With VXLAN design, the easiest thing to overlook is how communication occurs between subnets. I think many times, network engineers take for granted that our traffic will flow in a VXLAN environment. And it’s also easy to get confused when trying to figure out traffic routing path between your overlay and underlay.

As I work with customers in designing VXLAN infrastructures, one of the first questions I always ask is: “Where do you expect the gateway of the servers?”

This always leads to one of three designs, which I will outline over the next two posts. Before we start, know that all these designs leverage BGP EVPN. Ethernet Virtual Private Networks (EVPN) are an address family within BGP that are used to exchange VXLAN related information. This blog won’t go into detail about EVPN, but we have previous blogs to help fill in the gap.

With that said, let’s get started with the first VXLAN design example.

The first case is the simplest environment, and that is the gateway on an internet edge service. In this case, the VXLAN acts as a strict L2 overlay, and the L3 routed BGP underlay is hidden from the end hosts and servers.

VXLAN designs

Since Server01 and Server03 are in different subnets, they have to route to their respective gateways to communicate with each other. In the above diagram, the server gateway is the firewall. The firewall has an interface on each VNI, and is the gatekeeper between communication across any VLAN. The firewall can be replaced with any L3 routed device.

Invariably, we have customers that do not have their own dedicated layer 3 device to perform the inter-VLAN routing. For this, we expand this first design into our second design, which is called centralized routing. In centralized routing, the exit switch performs both VXLAN termination and routing. The gateways are SVIs that exist on exit01, and all the servers set the SVIs to be their gateways for their respective vlans. This solution is similar to the previous external gateway solution, the only difference being that the gateway exists on the exit leaf instead of the firewall.

As an aside, I want to stop here to define what VXLAN routing is, as the term can mean different things to different people. VXLAN routing is the process in which a VTEP receives a VXLAN packet destined to itself, removes the VXLAN header and then performs a layer 3 route lookup on the inner decapsulated packet. Since the VTEP has to perform two sets of lookups, first on the encapsulated VXLAN traffic then on the decapsulated inner packet, it requires special hardware ASIC to perform both lookups in a single pass all in hardware. Now back to your regularly scheduled programming…

As demonstrated in the below diagram, instead of the gateways existing on the external firewall, now they are bound as SVIs on the exit01 itself.

VXLAN designs

But we have to be mindful with this solution, as it depends on the hardware ASIC integrated into the switch. In order to leverage the true functionality of centralized routing, we need a capability called routing in and out of tunnels (RIOT). The Trident 2+, Tomahawk and second generation Spectrum ASICs all support RIOT.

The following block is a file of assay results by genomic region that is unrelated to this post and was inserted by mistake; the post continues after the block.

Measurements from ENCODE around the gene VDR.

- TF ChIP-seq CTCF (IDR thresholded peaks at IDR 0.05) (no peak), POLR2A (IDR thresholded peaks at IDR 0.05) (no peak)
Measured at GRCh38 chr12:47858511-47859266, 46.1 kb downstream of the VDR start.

There is a unique case where our customers do not have a dedicated L3 routed device and older switch hardware so we end up having to deploy a hyperloop solution. This solution was primarily reserved for the Trident2 and first generation Spectrum ASIC. These ASICs did not have RIOT support so this creative solution allowed customers to solve this routing problem without additional gear.

These first two solutions are nice because of their simplicity. We have dedicated devices that are responsible for each individual task, with all inter-vxlan and inter-vlan permissions handled by a dedicated edge routing functionality. This also creates a simpler tenancy environment where each VXLAN and VLAN is isolated from each other unless passing through the centralized routing or edge services routing device.

A drawback of this solution is east-west traffic. Any inter-vxlan routed traffic has to trombone all the way to the exit leaf before making its way back through VXLAN to the destination. If you had two servers connected to the same TOR but on two different VXLAN, that traffic would have to move all the way through your CLOS network. This could cause an issue with scaling an environment that is primarily east-west traffic.

The foundational tenets of centralized routing can be expanded to a more complex and interesting solution known as Anycast Gateway. This solution distributes the gateway away from the centralized exit device onto each of the TORs.

Creating an environment that has the gateway on an internet edge service is just one example of a VXLAN infrastructure design. In the following posts, I will take a close look at the last options for VXLAN Design: BGP EVPN with Anycast Gateways to implement our VXLAN routing solution. Stay tuned for more in Part 2!

And make sure to check back in soon — we’ve got a very special announcement coming up! If this post has you excited about VXLAN routing, you definitely won’t want to miss the good news in store…

Are you interested in learning more about BGP? Download our ebook BGP in the Data Center for a complete guide to Border Gateway Protocol in the modern data center!